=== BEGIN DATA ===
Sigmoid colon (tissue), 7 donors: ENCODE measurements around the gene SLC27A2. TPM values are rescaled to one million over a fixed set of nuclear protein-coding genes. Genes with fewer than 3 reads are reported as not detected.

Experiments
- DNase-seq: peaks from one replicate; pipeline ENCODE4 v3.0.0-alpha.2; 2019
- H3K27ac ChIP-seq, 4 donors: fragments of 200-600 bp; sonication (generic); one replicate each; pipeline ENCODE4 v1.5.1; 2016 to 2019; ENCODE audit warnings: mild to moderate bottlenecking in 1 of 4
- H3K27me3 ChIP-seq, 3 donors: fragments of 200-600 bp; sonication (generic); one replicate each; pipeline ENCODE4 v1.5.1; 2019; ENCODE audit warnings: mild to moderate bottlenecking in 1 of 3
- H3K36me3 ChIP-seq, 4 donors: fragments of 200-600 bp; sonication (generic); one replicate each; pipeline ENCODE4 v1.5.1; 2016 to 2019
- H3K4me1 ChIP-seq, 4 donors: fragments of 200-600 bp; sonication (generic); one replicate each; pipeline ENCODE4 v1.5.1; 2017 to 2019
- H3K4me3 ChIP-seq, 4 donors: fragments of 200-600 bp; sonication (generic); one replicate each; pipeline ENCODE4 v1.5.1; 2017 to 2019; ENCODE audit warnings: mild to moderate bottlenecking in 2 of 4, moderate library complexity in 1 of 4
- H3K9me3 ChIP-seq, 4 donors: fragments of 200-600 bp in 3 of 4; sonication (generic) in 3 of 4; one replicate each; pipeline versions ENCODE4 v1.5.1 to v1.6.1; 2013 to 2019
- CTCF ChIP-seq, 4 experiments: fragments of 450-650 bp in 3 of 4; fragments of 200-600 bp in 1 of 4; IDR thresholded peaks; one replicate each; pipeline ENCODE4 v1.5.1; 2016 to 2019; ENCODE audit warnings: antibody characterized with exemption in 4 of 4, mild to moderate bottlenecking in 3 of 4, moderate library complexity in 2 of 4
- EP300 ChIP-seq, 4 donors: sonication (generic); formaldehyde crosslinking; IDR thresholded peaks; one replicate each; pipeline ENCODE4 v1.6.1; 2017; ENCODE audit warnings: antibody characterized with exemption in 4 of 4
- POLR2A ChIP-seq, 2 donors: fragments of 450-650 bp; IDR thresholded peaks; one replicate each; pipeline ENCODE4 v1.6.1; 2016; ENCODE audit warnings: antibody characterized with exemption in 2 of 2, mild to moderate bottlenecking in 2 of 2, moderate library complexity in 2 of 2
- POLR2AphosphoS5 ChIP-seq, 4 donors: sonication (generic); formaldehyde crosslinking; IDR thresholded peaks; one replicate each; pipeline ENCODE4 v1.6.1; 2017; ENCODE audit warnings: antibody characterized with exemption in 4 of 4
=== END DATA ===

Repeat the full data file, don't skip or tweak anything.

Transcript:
Sigmoid colon (tissue), 7 donors: ENCODE measurements around the gene SLC27A2. TPM values are rescaled to one million over a fixed set of nuclear protein-coding genes. Genes with fewer than 3 reads are reported as not detected.

Experiments
- DNase-seq: peaks from one replicate; pipeline ENCODE4 v3.0.0-alpha.2; 2019
- H3K27ac ChIP-seq, 4 donors: fragments of 200-600 bp; sonication (generic); one replicate each; pipeline ENCODE4 v1.5.1; 2016 to 2019; ENCODE audit warnings: mild to moderate bottlenecking in 1 of 4
- H3K27me3 ChIP-seq, 3 donors: fragments of 200-600 bp; sonication (generic); one replicate each; pipeline ENCODE4 v1.5.1; 2019; ENCODE audit warnings: mild to moderate bottlenecking in 1 of 3
- H3K36me3 ChIP-seq, 4 donors: fragments of 200-600 bp; sonication (generic); one replicate each; pipeline ENCODE4 v1.5.1; 2016 to 2019
- H3K4me1 ChIP-seq, 4 donors: fragments of 200-600 bp; sonication (generic); one replicate each; pipeline ENCODE4 v1.5.1; 2017 to 2019
- H3K4me3 ChIP-seq, 4 donors: fragments of 200-600 bp; sonication (generic); one replicate each; pipeline ENCODE4 v1.5.1; 2017 to 2019; ENCODE audit warnings: mild to moderate bottlenecking in 2 of 4, moderate library complexity in 1 of 4
- H3K9me3 ChIP-seq, 4 donors: fragments of 200-600 bp in 3 of 4; sonication (generic) in 3 of 4; one replicate each; pipeline versions ENCODE4 v1.5.1 to v1.6.1; 2013 to 2019
- CTCF ChIP-seq, 4 experiments: fragments of 450-650 bp in 3 of 4; fragments of 200-600 bp in 1 of 4; IDR thresholded peaks; one replicate each; pipeline ENCODE4 v1.5.1; 2016 to 2019; ENCODE audit warnings: antibody characterized with exemption in 4 of 4, mild to moderate bottlenecking in 3 of 4, moderate library complexity in 2 of 4
- EP300 ChIP-seq, 4 donors: sonication (generic); formaldehyde crosslinking; IDR thresholded peaks; one replicate each; pipeline ENCODE4 v1.6.1; 2017; ENCODE audit warnings: antibody characterized with exemption in 4 of 4
- POLR2A ChIP-seq, 2 donors: fragments of 450-650 bp; IDR thresholded peaks; one replicate each; pipeline ENCODE4 v1.6.1; 2016; ENCODE audit warnings: antibody characterized with exemption in 2 of 2, mild to moderate bottlenecking in 2 of 2, moderate library complexity in 2 of 2
- POLR2AphosphoS5 ChIP-seq, 4 donors: sonication (generic); formaldehyde crosslinking; IDR thresholded peaks; one replicate each; pipeline ENCODE4 v1.6.1; 2017; ENCODE audit warnings: antibody characterized with exemption in 4 of 4